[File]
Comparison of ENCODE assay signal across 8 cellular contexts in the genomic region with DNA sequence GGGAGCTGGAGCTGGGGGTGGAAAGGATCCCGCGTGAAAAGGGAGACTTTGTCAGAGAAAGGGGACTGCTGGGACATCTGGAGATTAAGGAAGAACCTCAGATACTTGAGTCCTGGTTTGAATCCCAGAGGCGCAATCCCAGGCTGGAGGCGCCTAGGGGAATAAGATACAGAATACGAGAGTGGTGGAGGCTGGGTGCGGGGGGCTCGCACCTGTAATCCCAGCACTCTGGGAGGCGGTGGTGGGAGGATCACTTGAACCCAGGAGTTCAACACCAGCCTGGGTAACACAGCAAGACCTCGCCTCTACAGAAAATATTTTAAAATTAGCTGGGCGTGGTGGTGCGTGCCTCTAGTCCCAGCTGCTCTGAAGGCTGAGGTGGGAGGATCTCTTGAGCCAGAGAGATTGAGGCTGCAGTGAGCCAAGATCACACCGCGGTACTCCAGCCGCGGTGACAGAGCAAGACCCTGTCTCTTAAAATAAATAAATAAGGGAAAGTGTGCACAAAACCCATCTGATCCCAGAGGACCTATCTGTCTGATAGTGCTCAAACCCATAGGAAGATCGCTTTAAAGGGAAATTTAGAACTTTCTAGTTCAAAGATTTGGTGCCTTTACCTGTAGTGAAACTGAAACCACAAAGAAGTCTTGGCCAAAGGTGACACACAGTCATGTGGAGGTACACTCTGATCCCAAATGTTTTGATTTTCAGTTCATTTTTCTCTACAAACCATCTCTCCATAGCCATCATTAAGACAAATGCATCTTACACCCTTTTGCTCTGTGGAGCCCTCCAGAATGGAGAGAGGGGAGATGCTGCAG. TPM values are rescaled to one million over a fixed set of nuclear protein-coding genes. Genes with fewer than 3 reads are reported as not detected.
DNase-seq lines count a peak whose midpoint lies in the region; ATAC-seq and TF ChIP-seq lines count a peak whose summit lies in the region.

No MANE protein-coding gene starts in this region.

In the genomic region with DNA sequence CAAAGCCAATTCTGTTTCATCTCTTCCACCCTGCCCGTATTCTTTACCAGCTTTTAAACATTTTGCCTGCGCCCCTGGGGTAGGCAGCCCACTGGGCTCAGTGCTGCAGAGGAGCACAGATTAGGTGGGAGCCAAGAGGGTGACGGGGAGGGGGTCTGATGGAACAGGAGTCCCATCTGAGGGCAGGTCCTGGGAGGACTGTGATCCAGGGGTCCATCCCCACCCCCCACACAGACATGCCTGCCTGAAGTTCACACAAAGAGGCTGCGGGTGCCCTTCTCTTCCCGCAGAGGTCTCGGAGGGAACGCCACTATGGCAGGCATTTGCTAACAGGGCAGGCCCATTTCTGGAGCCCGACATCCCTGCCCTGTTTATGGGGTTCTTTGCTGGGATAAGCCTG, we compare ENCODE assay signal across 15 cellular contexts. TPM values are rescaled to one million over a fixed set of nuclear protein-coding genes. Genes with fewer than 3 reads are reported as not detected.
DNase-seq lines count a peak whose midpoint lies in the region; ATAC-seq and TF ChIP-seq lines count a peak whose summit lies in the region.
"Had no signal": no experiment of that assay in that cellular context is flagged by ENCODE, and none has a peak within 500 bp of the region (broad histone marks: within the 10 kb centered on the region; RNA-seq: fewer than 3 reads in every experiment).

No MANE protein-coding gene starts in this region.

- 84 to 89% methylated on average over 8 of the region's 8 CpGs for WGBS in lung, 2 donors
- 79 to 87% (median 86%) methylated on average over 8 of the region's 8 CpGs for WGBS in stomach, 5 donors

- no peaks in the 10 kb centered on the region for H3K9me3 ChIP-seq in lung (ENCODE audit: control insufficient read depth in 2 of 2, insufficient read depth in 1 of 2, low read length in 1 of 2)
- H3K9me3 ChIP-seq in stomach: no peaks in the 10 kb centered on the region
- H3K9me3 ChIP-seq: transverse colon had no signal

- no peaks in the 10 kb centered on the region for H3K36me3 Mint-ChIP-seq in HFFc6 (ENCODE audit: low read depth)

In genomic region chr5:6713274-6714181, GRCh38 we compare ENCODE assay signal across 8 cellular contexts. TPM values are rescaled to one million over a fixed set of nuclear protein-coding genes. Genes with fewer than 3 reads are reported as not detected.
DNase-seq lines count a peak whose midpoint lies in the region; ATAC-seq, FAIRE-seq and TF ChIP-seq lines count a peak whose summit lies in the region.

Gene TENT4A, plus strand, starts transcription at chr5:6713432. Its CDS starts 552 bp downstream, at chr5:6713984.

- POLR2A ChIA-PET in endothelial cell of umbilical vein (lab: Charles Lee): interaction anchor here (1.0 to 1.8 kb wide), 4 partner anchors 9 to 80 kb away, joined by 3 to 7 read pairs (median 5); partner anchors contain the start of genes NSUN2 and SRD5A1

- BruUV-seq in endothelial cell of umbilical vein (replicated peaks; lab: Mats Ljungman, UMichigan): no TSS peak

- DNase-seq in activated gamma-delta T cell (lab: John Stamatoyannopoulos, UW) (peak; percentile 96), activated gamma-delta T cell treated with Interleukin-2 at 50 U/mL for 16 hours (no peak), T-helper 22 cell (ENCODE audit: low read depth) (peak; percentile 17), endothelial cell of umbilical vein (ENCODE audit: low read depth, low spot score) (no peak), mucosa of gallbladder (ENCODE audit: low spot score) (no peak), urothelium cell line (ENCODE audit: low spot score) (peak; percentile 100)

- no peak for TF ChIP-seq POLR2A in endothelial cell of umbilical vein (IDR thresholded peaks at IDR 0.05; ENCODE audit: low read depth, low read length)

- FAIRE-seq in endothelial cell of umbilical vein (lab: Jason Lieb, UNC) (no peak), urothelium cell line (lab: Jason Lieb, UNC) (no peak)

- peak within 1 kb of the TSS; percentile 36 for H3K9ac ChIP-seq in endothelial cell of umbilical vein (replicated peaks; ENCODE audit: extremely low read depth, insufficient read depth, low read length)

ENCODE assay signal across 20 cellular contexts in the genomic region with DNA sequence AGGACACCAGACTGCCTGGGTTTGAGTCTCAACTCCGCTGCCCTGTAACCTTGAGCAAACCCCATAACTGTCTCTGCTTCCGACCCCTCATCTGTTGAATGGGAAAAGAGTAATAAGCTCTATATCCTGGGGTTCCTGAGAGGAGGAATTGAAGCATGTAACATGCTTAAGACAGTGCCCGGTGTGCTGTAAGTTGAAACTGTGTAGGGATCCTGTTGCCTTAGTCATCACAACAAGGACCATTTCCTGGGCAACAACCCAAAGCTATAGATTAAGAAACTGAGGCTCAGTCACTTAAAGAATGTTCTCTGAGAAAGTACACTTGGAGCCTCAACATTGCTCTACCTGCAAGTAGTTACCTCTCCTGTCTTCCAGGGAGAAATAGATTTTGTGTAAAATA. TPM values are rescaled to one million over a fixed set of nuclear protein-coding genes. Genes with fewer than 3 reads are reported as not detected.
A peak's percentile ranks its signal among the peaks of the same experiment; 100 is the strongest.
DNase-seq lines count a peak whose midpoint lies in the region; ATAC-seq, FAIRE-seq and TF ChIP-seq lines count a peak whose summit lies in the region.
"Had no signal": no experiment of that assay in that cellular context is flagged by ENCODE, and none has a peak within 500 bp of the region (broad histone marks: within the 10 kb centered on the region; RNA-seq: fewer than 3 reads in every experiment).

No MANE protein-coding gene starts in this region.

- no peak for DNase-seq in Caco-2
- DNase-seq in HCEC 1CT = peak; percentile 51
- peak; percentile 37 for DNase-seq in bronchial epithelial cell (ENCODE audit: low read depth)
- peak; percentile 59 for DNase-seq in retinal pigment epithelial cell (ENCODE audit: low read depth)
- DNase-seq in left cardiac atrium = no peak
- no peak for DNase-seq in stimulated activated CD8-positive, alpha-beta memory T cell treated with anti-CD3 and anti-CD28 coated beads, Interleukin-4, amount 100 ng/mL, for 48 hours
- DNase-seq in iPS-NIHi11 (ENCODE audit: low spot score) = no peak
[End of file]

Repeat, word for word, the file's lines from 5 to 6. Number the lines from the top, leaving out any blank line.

DNase-seq lines count a peak whose midpoint lies in the region; ATAC-seq and TF ChIP-seq lines count a peak whose summit lies in the region.
"Had no signal": no experiment of that assay in that cellular context is flagged by ENCODE, and none has a peak within 500 bp of the region (broad histone marks: within the 10 kb centered on the region; RNA-seq: fewer than 3 reads in every experiment).